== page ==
Q. You should never stop learning. Can you tell me what you recently learned either about technique and style or about your artistry that you think will help you in the future?

A. I am doing some new work using fluid acrylic paint. I have always liked the work of Helen Frankenthaler. I like the way she uses shapes to develop compositions on raw canvas. I am looking to use simplified compositions inspired by Rothko. It s hard to choose, I love working in oils and encaustics [pigmented wax].

Q. Where can people see your work in this area? What shows and competitions have you been in? What awards have you won?

A. I am new to the area, and to Texas. We just moved here this year from Virginia. My work has shown most recently at Chasen Gallery in Richmond, Virginia and some large works are at The Ward Center, Petersburg, Virginia. I will be bringing the works to Texas in late June. I prefer to show local to where I live, so Texas here I come. I will be taking every opportunity to be active in all events our Sherman Art League organizes.

I have never entered a competition since college. My work was selected for a variety of shows which I usually don’t put on my biography because I don’t think that would be meaningful to anyone. Oh, while at the University of Kansas I won a Hollander Award for works in the Senior Show.

Q. Please describe your style in a few sentences.

A. My work is inspired by nature and landscapes. I love a vibrant color pallet and movement.

Q. Tell me about your process. Do you begin with the end in mind? Do you have a detailed plan? Or, do you let the piece go where it needs to go? How do you know when you are done?

A. I begin my work by going out and viewing nature. I document colors, sketch compositions with pastels, watercolor or colored pencils. For more abstract compositions I sometimes use a black marker to establish the light and darks of a composition.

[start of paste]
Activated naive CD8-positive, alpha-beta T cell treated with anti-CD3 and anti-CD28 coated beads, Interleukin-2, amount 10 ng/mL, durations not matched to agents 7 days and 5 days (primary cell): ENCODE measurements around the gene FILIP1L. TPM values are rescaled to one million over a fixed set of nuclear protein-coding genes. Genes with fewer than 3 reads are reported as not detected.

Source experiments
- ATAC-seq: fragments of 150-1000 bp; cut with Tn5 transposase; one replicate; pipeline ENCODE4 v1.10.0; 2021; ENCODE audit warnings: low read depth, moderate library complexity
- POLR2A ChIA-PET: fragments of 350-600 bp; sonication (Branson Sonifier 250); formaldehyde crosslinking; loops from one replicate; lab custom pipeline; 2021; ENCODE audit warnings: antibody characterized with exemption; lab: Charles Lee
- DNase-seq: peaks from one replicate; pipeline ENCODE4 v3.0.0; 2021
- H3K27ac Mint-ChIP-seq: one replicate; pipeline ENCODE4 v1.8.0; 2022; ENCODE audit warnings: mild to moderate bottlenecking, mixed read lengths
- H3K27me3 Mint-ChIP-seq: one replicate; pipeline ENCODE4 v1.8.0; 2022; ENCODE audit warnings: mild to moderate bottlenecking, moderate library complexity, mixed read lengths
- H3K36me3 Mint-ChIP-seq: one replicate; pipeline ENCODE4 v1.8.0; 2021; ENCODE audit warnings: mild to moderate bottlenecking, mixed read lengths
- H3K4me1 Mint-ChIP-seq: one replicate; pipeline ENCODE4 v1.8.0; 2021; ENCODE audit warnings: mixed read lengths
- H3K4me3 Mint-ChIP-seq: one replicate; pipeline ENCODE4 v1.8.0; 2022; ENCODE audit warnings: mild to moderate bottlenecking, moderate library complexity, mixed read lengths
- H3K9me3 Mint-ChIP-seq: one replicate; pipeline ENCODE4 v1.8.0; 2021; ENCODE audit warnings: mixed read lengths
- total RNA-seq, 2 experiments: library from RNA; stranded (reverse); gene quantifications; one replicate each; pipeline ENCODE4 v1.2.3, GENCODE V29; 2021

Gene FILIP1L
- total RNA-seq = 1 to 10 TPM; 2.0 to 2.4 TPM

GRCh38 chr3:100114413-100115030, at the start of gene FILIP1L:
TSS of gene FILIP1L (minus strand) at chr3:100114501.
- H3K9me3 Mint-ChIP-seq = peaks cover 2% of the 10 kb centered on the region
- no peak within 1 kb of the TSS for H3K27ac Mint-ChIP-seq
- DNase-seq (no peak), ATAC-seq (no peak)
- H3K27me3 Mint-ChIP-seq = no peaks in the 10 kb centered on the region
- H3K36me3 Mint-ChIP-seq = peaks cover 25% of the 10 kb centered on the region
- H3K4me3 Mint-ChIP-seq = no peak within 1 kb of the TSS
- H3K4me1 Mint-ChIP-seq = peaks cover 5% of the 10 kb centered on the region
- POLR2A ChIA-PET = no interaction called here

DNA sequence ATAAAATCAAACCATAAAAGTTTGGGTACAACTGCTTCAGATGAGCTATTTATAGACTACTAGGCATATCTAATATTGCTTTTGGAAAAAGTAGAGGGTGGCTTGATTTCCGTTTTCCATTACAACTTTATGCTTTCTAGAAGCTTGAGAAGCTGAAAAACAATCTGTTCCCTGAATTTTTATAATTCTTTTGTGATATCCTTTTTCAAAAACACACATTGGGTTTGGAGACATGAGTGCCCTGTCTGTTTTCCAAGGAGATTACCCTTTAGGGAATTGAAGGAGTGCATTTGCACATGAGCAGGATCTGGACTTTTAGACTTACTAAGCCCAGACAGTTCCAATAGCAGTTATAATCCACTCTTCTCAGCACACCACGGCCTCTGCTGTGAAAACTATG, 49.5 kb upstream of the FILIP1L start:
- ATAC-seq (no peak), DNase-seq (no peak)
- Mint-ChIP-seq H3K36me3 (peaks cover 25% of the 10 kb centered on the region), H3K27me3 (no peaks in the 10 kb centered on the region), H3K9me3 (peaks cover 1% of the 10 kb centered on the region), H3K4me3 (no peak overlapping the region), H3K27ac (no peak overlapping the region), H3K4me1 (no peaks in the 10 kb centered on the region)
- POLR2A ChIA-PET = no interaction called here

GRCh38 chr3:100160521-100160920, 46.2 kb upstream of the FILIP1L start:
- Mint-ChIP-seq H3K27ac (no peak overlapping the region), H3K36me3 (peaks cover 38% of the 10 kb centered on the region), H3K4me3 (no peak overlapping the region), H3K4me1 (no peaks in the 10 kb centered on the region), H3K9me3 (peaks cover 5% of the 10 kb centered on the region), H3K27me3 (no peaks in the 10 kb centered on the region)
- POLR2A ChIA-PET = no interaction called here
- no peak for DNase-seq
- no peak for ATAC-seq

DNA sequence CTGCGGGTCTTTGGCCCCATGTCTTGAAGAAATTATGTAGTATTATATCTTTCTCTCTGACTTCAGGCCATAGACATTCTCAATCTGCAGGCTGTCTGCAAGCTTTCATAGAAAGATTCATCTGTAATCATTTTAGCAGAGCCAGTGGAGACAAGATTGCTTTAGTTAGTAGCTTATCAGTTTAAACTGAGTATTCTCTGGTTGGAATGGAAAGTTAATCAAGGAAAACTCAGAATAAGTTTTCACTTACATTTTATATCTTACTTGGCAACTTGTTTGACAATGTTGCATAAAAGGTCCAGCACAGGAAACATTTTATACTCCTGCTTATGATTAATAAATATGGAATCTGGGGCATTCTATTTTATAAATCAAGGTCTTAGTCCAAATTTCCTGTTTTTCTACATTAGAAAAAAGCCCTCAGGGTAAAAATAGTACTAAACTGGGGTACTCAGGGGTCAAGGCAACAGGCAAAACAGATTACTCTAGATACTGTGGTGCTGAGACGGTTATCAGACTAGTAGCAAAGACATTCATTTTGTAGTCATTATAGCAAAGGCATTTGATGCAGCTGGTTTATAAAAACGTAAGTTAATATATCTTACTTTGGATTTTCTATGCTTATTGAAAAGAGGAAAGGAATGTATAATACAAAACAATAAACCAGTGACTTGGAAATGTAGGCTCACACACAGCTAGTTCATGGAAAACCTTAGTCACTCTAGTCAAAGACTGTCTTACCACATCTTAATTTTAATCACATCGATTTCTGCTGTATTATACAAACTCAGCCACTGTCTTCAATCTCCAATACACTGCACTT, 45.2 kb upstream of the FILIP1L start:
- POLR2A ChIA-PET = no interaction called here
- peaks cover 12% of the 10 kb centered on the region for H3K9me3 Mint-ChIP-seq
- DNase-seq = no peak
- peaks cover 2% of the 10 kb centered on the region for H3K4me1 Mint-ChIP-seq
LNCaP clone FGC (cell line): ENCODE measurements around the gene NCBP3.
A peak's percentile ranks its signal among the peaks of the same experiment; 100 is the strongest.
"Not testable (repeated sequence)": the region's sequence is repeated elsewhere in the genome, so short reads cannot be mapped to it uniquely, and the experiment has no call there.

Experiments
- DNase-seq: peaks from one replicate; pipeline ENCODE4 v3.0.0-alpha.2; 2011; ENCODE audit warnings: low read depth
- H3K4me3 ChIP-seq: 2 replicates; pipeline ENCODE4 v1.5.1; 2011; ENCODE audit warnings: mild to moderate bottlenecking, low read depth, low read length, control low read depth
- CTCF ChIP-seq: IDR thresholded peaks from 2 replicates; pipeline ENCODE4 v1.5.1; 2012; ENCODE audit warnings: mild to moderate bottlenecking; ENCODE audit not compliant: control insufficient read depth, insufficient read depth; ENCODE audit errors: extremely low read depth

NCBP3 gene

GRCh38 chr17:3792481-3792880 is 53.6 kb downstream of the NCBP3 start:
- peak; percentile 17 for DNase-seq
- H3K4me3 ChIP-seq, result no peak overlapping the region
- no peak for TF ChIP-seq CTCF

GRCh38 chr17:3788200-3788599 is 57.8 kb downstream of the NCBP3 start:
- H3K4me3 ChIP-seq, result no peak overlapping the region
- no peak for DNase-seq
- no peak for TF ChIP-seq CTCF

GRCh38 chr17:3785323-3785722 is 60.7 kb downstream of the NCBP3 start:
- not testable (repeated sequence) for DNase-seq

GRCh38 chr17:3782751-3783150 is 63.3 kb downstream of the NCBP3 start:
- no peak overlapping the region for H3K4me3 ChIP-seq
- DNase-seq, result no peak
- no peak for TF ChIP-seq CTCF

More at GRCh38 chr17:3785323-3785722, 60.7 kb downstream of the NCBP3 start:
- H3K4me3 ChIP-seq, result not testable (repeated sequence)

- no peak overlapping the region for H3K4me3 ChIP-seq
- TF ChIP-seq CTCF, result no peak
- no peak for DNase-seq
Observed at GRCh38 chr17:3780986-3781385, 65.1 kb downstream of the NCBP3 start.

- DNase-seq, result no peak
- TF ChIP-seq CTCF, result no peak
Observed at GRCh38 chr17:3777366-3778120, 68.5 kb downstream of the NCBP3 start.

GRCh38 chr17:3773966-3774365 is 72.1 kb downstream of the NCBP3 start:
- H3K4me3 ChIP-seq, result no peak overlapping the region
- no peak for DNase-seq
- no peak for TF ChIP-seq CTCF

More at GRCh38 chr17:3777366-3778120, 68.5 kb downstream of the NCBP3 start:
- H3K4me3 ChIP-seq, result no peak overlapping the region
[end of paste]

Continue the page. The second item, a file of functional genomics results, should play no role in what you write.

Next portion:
I sketch to get a feeling for the composition but I always end of letting the piece go where it needs to go.

I have done some commission work and it has been difficult to set a release date because I need to feel it is finished. Sometimes I have to live with the work in my own home for two or three weeks before I feel satisfied or I have to give it a name before it leaves. I rarely name it before it’s finished.

Q. Can you give me three fun facts about yourself, about your artistry and about artistry in general that you think people would be surprised to know or that you think would help people understand why art is important?

A. Three fun facts: I love nature because I grew up in the rural mountains of Virginia. I love everything about being in nature. The sights the smells, the weather, everything. I wake up to watch the sunrise most every morning and end the day watching the sunset. I don’t want to miss it if possible. I love the way the colors and light is different every day.

Our family has traveled a lot, because my husband was career military. We have lived many places through out the United States and in Asia. We have been exposed to different cultures and beautiful places.

Also we have five children and creating art was difficult at times due to responsibilities or other activities that needed to take place, so creating art was a treat for me. The kids seemed to enjoy me creating works for them, our home or for others. Kids are grown now and my husband and I are both retired so my goal is to paint as much as possible.

For more information on Koenig and to view more of her art, visit

Future Brown is the Lifestyles and Entertainment Editor for Texoma Marketing and Media Group. She can be reached at